Dayjia Blackwell Wiki – Dayjia Blackwell Biography
Dayjia Blackwell, better known as “Meatball,” shared her first-hand view of the chaos, in which looters attacked several companies, including Apple, Foot Locker and Lululemon, before being caught. In videos of her posted to her Instagram Stories, Blackwell can be heard laughing and cheering on the other looters as she watched the chaos unfold. At one point during her broadcast, Blackwell turned to the camera and challenged police to arrest her. “Tell the police they’re either going to lock me up tonight or they’re going to light up, it’s going to be a movie,” she said at one point. “This is what happens when we don’t get justice in this city,” she shouted as she joined a crowd of young people on the street. Blackwell’s video showed hordes of looters running into the Apple store and fleeing with iPhones and tablets. “Free iPhones! Free iPhones,” Blackwell shouted.
Dayjia Blackwell age is not mentioned.
Police used social media posts from Blackwell and other alleged looters to determine her precise location amid the chaos, according to the Philadelphia Inquirer. On Wednesday, “Meatball” was hit with eight separate charges, including six felonies stemming from her involvement in the looting, according to court documents seen by The Post. Blackwell was charged with robbery, burglary, conspiracy, criminal mischief, rioting with intent to commit a felony and criminal use of a communications facility. Police also charged the influencer with two misdemeanors: receiving stolen property and dangerous/physically offensive conditions. Blackwell’s bail was set at $25,000, which she posted early Thursday, documents state. Following massive looting in and around the city’s downtown neighborhood, Philadelphia police stepped up security throughout the city Wednesday night.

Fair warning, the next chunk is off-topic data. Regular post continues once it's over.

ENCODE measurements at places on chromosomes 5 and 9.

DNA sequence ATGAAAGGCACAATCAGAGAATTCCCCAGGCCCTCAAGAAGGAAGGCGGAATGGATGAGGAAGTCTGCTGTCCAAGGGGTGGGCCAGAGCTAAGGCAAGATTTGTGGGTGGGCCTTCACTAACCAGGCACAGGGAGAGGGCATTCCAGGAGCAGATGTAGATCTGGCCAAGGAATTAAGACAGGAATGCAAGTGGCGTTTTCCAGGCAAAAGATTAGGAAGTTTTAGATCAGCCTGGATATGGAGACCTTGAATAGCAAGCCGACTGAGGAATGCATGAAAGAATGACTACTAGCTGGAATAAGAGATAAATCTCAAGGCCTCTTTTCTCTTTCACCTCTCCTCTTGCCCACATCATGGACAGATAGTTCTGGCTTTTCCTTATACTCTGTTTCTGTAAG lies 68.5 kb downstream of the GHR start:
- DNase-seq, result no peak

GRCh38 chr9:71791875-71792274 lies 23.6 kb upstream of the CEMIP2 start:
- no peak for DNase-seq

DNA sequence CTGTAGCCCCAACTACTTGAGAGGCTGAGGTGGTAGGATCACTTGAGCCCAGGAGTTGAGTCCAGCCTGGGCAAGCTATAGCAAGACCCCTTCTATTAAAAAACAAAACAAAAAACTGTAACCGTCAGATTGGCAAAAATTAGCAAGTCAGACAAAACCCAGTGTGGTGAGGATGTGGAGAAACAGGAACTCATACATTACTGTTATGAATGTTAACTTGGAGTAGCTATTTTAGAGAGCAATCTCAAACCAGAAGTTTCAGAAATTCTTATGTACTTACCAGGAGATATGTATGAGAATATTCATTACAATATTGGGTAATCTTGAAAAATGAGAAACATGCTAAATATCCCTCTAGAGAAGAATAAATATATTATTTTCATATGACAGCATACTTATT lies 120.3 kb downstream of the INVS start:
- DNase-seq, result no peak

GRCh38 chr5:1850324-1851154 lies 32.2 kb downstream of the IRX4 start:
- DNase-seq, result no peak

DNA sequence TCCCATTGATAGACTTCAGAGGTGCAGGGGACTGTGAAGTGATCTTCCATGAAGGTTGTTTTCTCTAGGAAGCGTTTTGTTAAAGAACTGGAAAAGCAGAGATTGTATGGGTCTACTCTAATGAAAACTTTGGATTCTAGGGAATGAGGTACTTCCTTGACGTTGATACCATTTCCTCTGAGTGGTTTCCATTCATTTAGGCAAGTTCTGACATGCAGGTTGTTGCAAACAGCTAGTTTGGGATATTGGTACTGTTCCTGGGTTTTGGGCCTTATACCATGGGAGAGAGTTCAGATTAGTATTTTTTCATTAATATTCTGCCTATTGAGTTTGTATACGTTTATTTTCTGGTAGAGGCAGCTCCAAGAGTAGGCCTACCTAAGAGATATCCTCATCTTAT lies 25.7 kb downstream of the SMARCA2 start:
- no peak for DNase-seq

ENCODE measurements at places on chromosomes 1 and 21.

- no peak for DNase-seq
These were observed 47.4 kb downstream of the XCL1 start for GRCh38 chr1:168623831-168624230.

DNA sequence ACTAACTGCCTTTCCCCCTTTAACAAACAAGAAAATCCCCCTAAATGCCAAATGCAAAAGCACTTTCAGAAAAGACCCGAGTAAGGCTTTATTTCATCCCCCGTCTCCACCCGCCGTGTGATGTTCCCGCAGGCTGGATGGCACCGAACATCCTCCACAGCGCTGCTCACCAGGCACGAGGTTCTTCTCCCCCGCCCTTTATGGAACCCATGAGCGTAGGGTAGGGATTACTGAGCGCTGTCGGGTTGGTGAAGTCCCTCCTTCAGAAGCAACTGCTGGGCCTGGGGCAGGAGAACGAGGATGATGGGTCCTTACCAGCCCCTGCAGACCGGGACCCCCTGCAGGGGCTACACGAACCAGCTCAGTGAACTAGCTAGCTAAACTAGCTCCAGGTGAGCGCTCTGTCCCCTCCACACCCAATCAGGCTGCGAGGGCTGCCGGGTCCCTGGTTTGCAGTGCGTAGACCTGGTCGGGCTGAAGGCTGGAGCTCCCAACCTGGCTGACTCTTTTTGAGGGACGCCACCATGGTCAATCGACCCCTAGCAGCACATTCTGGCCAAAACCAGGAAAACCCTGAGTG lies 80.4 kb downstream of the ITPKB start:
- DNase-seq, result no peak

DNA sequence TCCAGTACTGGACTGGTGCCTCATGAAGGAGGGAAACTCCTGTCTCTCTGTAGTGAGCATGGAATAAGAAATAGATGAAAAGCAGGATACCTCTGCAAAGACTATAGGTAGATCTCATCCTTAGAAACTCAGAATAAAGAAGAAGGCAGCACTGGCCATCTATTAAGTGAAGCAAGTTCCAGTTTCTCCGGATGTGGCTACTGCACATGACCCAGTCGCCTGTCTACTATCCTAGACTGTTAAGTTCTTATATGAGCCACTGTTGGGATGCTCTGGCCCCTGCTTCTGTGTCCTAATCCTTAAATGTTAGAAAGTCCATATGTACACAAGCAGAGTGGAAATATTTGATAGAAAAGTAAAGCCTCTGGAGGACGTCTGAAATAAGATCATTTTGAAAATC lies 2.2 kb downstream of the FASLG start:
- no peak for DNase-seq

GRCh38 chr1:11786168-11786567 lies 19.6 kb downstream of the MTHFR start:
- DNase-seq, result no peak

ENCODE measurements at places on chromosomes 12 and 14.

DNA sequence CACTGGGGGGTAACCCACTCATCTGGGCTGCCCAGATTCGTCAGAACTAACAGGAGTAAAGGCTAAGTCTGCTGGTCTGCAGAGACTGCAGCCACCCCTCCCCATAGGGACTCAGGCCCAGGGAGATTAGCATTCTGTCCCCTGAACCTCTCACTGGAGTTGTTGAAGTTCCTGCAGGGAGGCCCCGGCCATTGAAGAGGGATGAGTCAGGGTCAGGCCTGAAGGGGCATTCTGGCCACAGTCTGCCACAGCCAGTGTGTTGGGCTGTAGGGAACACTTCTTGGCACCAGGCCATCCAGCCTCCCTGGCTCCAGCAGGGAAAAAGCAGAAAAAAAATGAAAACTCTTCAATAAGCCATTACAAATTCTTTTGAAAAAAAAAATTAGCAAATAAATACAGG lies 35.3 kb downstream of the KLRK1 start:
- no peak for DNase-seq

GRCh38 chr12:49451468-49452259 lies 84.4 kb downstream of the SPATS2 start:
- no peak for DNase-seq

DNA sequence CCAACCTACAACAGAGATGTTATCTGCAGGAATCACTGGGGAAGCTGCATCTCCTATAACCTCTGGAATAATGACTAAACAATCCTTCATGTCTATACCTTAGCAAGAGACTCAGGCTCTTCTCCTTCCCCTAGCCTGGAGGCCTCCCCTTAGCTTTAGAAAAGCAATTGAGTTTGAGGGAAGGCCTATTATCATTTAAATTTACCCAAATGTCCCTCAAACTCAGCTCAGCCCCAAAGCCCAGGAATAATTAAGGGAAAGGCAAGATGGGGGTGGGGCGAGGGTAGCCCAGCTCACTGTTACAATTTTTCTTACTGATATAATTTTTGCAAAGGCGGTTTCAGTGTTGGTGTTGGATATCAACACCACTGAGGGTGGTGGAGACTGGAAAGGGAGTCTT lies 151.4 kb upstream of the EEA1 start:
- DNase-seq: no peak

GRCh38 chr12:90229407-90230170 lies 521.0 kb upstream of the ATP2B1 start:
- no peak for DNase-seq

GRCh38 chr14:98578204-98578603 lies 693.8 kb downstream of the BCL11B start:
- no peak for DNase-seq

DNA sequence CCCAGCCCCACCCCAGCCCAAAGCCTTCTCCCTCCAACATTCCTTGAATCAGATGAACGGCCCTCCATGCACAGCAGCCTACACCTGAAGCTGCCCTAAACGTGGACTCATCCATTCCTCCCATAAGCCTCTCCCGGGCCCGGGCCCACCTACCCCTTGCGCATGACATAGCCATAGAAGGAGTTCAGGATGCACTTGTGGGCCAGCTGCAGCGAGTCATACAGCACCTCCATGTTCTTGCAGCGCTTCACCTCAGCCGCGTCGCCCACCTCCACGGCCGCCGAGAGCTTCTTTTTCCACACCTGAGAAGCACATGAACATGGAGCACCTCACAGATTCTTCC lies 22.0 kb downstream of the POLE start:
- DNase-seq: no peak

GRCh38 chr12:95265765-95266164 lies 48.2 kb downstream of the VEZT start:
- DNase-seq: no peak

But that didn’t stop some from wreaking more havoc. Several stores were attacked, including a liquor store, according to footage captured by NBC Philadelphia, and a Wells Fargo ATM that was stolen. In total, at least 52 people have been arrested in the last two days for their role in the looting. Acting Police Chief John Stanford told the outlet that the looting was carried out by “opportunists” who took advantage of anger over the decision in the Eddie Irizarry case. Thousands of people took to the streets Tuesday afternoon to protest Municipal Judge Wendy Pew’s decision to dismiss all charges, including murder and manslaughter, against police officer Mark Dial, who fatally shot Irizarry through from a car window during a traffic stop in August. The protest ended around 7:30pm on Tuesday, just before the city became restless as the unruly mob overpowered security and police officers to loot shops.